What You Should Know about Surge Suppressors

If you don’t use a surge suppressor to protect your electronics, which include smartphones, televisions, computers, stereos, gaming systems and many other devices, then you are risking a big financial loss. Though your wall outlet may seem like a safe place, it’s a bad idea to plug in a device without the benefit of surge suppression.

Below is more information about surge suppression, how it can benefit you and what you should know about the equipment itself.

What Are Electrical Surges and Spikes?

The flow of electrical current is not unchanging and constant in most places. Even though the power supply is often identified in terms of 120 volts or 240 volts, for example, the reality is that electricity can enter the wiring of your home at a range of voltages.

Instead, the usual voltage reading inside a home can vary greatly depending on when the current is measured. This variation is known as a surge or spike. In general, a surge is a sustained “rush” of electricity while a spike is a “burst” of electrical energy.

Surges often result from a malfunctioning power distribution system, while spikes tend to occur due to more localized problems, such as home wiring issues or lightning strikes.

How Do Surge Suppressors Work?

Within a limited range, the differences in electrical currents are not necessarily destructive, as most electronics can handle small variations. However, once surges and spikes exceed certain safety limits, damage to your electronics is a real possibility.

That’s why surge suppression should be a part of your plan for protecting electronics from damage. Surge suppressors are affordable, effective and can be implemented in almost any environment and with most devices.

Surge suppressors work by diverting excess electrical energy created by spikes and surges. Although the underlying electrical theory is complex, small components called metal oxide varistors (MOVs) detect spikes and surges and instantaneously redirect them into the ground wire. This prevents damage to the attached electronic devices.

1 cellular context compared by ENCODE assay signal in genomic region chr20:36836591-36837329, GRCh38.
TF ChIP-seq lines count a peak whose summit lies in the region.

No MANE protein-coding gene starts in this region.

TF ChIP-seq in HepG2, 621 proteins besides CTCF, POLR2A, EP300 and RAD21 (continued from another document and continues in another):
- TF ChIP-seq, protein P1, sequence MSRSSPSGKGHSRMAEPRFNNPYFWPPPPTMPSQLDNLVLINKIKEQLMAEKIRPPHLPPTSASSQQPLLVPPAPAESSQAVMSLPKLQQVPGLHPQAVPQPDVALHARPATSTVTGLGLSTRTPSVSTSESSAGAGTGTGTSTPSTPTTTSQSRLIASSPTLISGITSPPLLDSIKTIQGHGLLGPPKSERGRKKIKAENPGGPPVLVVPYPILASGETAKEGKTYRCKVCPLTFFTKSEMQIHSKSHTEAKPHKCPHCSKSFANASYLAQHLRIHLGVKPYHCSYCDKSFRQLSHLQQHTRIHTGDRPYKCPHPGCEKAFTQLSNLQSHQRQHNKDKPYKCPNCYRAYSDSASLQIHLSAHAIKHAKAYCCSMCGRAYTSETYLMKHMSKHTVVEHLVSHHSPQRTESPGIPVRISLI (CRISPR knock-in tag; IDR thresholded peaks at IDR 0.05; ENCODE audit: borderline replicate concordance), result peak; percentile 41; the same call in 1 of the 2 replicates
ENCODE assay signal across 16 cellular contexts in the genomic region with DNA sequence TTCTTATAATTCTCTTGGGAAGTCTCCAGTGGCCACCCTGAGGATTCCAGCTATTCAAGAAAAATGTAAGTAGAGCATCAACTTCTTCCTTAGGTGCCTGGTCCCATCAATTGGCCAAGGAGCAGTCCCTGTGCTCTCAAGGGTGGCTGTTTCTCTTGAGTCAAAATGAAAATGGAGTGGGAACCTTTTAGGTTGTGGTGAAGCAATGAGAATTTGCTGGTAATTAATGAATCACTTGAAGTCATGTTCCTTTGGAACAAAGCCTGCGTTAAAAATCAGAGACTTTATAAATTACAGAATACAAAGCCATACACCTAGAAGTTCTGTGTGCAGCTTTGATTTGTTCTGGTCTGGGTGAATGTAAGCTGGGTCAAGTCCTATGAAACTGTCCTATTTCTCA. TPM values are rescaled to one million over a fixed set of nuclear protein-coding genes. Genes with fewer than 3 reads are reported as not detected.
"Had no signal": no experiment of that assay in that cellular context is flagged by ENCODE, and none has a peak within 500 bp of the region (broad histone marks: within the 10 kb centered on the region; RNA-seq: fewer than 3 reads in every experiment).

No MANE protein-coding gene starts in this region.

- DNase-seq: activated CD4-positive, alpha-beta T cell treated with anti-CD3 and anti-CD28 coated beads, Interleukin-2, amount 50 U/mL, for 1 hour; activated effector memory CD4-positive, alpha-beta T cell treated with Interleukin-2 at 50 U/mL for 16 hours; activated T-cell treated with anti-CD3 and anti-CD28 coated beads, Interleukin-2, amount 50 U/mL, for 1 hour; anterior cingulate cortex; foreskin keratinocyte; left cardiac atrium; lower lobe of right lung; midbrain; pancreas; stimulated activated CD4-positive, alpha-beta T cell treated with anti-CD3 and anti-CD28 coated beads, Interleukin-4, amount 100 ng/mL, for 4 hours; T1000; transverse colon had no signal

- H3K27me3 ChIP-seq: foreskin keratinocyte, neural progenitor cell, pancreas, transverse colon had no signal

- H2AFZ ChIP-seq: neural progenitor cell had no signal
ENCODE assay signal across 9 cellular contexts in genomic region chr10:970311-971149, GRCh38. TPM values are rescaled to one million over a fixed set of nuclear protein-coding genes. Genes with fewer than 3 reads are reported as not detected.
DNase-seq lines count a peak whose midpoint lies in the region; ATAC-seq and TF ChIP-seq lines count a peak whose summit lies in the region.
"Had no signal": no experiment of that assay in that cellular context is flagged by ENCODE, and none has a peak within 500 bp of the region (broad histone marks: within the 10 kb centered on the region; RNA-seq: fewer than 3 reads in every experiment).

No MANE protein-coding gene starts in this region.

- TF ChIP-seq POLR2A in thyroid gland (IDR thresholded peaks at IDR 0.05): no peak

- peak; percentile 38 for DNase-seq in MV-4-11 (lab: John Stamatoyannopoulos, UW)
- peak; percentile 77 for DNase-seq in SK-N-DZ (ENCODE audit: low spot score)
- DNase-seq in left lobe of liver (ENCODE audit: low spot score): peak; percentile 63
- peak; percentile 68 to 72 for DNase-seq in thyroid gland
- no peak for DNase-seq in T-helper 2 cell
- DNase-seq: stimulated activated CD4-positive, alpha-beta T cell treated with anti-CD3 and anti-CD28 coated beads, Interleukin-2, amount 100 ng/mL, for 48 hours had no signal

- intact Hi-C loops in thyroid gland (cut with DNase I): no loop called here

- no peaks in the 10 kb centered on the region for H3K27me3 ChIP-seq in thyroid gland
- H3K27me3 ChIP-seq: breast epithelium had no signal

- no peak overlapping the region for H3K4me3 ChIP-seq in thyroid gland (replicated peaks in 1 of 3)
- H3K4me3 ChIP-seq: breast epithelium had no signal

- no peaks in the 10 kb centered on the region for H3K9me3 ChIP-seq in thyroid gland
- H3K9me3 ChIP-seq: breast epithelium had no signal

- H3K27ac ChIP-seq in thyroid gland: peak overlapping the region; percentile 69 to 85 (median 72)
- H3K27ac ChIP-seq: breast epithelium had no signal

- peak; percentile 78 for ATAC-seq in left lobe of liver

Surge suppressors also contain other components that help filter an incoming electrical current, which helps many devices work better. They also have fuses or circuit breakers to prevent massive overloads. Although surge suppressors can be housed in a variety of enclosures, they are typically manufactured with a row of electrical outlets that permit plug-in flexibility.

What Should You Know About Surge Suppressor Usage?

Even though surge suppressors are fairly straightforward devices, it’s important for homeowners to recognize a couple of aspects regarding their use. A failure to understand surge suppressor usage can lead to damaged or ruined electronics.

One of the first things to keep in mind is that a power strip is not necessarily a surge suppressor. Even though a power strip has a row of multiple outlets, and it also contains a master switch and breaker in most cases, power strips aren’t always equipped with surge suppression technology.

That’s why you should take time to investigate the surge suppression characteristics of a power strip before you buy it. Many stores place protected and unprotected devices together in the same racks, so be sure to read the fine print. Surge suppression capacity is measured in joules, a unit of electrical current, and this will be referenced on the packaging of a protected device.

Another mistake is not replacing a surge suppressor after the end of its useful lifespan. The MOVs inside a surge suppressor can absorb only so much current before failing. Many surge suppressors contain a status light that displays if the device is still providing protection. When the light goes out, the MOVs are depleted, and it is time to buy another surge suppressor.

If you have questions about surge protectors or how to protect your home or business from electrical damage, be sure to contact B & B Lightning Protection. Our team of professionals can help provide the protection your valuable electronics need.‚Äč